Burned, starved horse 'Whisper' nears full recovery - WCIV-TV | ABC News 4 - Charleston News, Sports, Weather

Burned, starved horse 'Whisper' nears full recovery

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Whisper in July 2013 Whisper in July 2013
Whisper soon after being rescued in March 2012 Whisper soon after being rescued in March 2012

By Stefanie Bainum
sbainum@abcnews4.com

MEGGETT, S.C. (WCIV) – A horse burned and starved nearly to death more than a year ago has made a remarkable recovery. In what has truly been a story of survival, it would be hard to recognize the horse named Whisper today from pictures of how he looked March 2012.

Whisper was rescued by animal control with third-degree burns all over his body and was 500 pounds underweight, left largely unfed by his owner.

Elizabeth Steed, Director of LEARN Animal Rescue, says that the Whisper today is a healthy and healed symbol of hope.

"He just seemed to have this inner light from all that pain and ugliness that was on the outside. He wanted to live," Steed said.

There are still scars on Whisper that are a daily reminder of what he went through -- a survival short of a miracle. Steed says 90 percent of his wounds are healed.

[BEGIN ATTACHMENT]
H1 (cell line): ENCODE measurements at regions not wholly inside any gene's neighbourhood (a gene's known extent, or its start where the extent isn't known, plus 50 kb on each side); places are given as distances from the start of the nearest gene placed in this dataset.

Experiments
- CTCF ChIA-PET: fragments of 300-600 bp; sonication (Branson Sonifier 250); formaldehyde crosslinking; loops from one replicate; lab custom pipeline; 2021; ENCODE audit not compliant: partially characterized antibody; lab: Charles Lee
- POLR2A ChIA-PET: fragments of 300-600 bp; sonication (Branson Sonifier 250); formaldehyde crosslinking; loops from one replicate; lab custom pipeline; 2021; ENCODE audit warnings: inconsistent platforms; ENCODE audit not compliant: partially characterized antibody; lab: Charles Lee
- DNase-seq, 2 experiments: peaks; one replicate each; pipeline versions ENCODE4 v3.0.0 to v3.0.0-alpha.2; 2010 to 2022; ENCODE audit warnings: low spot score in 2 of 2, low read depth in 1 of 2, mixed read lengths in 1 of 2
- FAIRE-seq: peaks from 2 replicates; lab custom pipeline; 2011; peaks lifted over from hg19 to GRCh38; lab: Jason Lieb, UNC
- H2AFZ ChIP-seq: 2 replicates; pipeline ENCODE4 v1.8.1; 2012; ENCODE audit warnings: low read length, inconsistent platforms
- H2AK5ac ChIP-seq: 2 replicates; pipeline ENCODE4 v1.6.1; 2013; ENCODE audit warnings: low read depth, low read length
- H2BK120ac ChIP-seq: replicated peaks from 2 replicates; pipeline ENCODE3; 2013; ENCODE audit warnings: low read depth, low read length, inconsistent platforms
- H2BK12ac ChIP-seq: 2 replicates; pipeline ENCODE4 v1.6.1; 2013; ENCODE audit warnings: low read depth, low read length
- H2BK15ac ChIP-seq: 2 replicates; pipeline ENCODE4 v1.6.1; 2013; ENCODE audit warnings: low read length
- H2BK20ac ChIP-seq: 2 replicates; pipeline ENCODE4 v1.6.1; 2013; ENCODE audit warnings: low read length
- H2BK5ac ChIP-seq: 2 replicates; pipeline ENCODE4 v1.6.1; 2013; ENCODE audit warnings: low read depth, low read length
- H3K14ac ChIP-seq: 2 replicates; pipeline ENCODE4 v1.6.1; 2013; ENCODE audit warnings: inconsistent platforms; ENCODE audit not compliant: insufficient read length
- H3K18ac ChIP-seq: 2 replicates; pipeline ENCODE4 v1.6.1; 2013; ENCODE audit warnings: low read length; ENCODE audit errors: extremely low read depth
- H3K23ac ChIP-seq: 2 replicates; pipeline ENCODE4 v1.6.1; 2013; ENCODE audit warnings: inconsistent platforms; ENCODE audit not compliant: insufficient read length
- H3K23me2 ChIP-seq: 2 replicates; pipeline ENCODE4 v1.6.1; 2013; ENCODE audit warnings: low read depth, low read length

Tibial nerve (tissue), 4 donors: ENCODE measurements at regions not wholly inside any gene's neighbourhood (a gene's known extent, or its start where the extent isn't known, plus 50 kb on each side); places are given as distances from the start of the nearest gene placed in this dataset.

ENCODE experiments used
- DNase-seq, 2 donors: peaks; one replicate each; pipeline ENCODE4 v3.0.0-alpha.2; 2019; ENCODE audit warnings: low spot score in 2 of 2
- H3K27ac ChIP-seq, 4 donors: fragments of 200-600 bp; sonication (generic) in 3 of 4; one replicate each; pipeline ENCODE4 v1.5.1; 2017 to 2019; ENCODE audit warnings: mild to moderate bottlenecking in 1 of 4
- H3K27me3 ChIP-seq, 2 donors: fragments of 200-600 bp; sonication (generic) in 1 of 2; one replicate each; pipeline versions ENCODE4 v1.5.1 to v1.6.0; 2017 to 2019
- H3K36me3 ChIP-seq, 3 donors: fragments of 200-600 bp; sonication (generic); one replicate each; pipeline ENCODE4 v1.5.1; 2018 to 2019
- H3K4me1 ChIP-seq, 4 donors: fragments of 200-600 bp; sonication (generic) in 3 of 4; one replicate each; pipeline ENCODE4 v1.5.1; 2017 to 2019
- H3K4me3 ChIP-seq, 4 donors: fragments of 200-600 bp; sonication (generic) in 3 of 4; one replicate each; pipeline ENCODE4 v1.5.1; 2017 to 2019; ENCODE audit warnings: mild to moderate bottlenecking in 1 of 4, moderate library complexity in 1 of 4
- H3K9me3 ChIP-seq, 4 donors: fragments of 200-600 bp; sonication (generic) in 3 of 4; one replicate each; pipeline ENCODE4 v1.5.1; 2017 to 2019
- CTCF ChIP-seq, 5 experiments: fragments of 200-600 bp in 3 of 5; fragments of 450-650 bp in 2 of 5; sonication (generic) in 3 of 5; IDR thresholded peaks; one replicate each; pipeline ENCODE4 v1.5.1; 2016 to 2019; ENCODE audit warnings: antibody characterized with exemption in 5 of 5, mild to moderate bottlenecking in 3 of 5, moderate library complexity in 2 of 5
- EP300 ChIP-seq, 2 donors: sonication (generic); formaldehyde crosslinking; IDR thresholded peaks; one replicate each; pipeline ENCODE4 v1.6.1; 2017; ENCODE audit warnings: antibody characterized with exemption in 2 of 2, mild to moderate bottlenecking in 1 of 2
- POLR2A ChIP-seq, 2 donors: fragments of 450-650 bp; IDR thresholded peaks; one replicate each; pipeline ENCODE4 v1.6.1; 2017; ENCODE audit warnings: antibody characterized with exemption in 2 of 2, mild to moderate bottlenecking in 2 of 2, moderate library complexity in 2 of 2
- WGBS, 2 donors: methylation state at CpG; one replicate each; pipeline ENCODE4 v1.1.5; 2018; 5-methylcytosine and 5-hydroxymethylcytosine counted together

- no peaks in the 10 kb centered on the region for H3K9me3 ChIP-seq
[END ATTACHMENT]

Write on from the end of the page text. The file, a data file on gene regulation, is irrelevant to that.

"He will never be the same. He will never be the show horse for a little girl," Steed says. "He will never have the same lifestyle as a regular horse."

Because of his burns, Whisper must stay inside the stable out of the sunlight during the day and is only able to be outside in the pasture at night.

Whisper's abuse case is a story far too common in the community. Just last week, the LEARN center received a starvation horse case from Berkeley County. The center named the horse Cool Hand Luke.

Steed says being able to count the number of bones on the horse shows just how much large livestock animal abuse is a very serious issue in the Lowcountry.

"Very few people understand the need for the large animal rescue part of animal control in the area," Steed said.

Steed believes it's all about educating the community and with the right care and practice, cases like Whisper and Cool Hand Luke, could become a thing of the past.

"I would love to drive out of here one day and say we no longer have a use for horse rescue," Steed said.

Both Whisper and Cool Hand Luke are expected to make a full recovery. Steed says she is reaching out to a burn center to try to get Whisper to become a mascot for burned victims, especially kids, throughout the Lowcountry.


  • Stefanie Bainum

    Email: sbainum@abcnews4.com Reporter Profile




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